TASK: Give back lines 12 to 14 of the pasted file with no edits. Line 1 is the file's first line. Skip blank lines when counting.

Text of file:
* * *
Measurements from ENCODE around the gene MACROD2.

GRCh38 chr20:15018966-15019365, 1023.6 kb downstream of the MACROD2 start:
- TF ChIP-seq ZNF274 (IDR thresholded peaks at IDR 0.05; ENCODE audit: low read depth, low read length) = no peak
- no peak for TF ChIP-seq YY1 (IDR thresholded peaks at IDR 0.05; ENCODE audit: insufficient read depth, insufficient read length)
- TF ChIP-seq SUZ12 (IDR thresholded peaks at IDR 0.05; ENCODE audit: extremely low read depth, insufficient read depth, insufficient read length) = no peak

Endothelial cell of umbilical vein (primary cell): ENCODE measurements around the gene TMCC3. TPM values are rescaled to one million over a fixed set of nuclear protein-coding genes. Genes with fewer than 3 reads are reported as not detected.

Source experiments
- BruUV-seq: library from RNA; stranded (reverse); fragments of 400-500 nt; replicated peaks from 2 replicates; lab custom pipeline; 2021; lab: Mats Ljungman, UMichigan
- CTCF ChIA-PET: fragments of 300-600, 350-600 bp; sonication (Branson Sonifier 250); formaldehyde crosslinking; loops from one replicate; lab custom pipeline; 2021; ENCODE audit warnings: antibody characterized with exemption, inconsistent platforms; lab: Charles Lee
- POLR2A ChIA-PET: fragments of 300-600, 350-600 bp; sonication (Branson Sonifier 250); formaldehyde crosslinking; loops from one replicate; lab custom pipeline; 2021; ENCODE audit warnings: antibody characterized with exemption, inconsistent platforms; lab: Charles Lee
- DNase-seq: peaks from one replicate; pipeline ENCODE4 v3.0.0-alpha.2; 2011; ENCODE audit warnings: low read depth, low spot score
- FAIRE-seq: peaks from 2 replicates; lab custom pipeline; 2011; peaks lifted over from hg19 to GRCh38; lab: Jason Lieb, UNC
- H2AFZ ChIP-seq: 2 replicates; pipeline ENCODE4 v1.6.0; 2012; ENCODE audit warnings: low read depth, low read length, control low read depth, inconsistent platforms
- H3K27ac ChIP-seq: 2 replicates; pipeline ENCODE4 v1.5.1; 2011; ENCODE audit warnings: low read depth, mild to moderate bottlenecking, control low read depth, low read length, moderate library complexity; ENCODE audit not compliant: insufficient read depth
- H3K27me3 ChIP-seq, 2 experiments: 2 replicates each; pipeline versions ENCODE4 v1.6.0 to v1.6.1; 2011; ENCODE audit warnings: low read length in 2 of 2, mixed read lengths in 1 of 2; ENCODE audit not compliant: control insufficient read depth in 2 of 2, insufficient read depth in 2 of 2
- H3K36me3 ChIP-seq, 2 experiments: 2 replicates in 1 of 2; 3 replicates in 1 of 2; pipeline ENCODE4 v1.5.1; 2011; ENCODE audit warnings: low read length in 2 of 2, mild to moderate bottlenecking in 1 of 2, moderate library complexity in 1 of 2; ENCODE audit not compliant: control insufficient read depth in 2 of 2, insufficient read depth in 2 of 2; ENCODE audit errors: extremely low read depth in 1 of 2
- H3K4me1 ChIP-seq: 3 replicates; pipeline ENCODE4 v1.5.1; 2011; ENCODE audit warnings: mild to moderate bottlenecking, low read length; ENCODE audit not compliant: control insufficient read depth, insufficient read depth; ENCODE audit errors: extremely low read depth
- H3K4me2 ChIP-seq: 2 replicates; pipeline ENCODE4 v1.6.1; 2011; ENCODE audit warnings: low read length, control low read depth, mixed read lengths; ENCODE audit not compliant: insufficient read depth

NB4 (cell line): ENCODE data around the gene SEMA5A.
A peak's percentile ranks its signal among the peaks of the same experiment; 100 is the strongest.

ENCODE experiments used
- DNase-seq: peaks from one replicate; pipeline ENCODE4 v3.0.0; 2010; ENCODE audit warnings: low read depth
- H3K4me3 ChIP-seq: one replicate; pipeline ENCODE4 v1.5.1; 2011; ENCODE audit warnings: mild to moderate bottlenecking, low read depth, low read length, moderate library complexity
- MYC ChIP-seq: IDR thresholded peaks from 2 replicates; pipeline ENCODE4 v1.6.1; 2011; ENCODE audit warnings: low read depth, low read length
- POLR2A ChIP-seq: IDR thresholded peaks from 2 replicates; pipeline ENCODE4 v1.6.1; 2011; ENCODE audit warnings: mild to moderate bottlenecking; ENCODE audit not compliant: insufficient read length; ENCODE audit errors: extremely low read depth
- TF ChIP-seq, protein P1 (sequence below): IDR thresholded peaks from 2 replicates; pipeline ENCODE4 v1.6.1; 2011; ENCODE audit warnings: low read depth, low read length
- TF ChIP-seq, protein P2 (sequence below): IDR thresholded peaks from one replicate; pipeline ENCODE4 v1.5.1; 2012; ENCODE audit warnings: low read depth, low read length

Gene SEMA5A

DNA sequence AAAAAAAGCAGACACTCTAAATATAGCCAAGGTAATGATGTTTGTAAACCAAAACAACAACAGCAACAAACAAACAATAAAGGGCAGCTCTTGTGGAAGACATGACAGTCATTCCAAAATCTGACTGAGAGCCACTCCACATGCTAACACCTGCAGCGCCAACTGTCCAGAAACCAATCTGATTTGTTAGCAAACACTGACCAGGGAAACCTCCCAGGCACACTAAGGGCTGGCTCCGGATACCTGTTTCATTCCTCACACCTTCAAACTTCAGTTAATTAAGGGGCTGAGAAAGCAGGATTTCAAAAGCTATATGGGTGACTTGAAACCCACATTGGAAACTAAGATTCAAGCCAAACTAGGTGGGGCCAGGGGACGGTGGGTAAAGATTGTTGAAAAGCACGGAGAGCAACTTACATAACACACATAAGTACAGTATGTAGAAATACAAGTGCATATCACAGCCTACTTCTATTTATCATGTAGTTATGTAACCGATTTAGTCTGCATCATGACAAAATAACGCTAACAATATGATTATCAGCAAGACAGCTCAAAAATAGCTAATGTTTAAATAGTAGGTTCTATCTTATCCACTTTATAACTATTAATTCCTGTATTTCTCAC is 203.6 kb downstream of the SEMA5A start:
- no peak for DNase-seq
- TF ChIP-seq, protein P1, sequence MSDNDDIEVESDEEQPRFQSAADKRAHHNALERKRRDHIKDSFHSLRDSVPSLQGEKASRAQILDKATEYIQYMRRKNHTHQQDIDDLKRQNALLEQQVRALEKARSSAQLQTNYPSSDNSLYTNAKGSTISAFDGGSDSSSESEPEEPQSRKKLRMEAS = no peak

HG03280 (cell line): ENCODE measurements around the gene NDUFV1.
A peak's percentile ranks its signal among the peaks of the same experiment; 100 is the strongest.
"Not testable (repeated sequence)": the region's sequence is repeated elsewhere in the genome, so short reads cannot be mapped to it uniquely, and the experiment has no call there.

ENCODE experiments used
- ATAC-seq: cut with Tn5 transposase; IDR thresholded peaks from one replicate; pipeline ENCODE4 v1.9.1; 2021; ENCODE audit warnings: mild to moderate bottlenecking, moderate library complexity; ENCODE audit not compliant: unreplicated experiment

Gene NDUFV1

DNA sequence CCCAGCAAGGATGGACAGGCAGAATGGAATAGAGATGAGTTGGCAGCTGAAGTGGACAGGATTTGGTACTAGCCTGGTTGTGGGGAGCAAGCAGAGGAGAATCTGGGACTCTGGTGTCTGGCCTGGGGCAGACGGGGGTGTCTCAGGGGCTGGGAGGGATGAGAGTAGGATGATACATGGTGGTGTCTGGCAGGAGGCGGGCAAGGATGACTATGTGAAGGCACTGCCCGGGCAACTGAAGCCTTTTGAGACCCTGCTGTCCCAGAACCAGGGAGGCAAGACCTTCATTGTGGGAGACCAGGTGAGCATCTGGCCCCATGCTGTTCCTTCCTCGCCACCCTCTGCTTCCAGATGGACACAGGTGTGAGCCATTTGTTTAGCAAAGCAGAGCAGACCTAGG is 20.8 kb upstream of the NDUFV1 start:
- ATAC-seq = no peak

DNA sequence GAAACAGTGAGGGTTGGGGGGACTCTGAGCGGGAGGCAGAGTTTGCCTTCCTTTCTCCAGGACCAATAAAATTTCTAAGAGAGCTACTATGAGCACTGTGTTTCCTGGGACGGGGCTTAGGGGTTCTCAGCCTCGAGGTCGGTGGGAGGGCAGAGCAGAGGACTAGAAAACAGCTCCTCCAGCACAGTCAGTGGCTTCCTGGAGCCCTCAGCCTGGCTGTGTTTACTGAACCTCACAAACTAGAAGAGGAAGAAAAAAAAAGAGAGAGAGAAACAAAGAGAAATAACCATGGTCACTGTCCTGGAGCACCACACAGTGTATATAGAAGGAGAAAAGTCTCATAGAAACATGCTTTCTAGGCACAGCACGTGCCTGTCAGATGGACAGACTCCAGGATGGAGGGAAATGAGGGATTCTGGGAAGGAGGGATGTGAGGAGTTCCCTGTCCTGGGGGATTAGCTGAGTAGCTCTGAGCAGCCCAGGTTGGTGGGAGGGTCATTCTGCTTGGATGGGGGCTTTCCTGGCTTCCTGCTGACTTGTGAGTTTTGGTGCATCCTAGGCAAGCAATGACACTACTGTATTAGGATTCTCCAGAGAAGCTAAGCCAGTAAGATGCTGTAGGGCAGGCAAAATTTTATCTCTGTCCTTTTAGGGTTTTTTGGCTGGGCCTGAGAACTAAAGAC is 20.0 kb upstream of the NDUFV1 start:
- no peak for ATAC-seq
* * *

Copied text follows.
- FAIRE-seq: peaks from 2 replicates; lab custom pipeline; 2011; peaks lifted over from hg19 to GRCh38; lab: Jason Lieb, UNC
- H2AFZ ChIP-seq: 2 replicates; pipeline ENCODE4 v1.6.0; 2012; ENCODE audit warnings: low read depth, low read length, control low read depth, inconsistent platforms
- H3K27ac ChIP-seq: 2 replicates; pipeline ENCODE4 v1.5.1; 2011; ENCODE audit warnings: low read depth, mild to moderate bottlenecking, control low read depth, low read length, moderate library complexity; ENCODE audit not compliant: insufficient read depth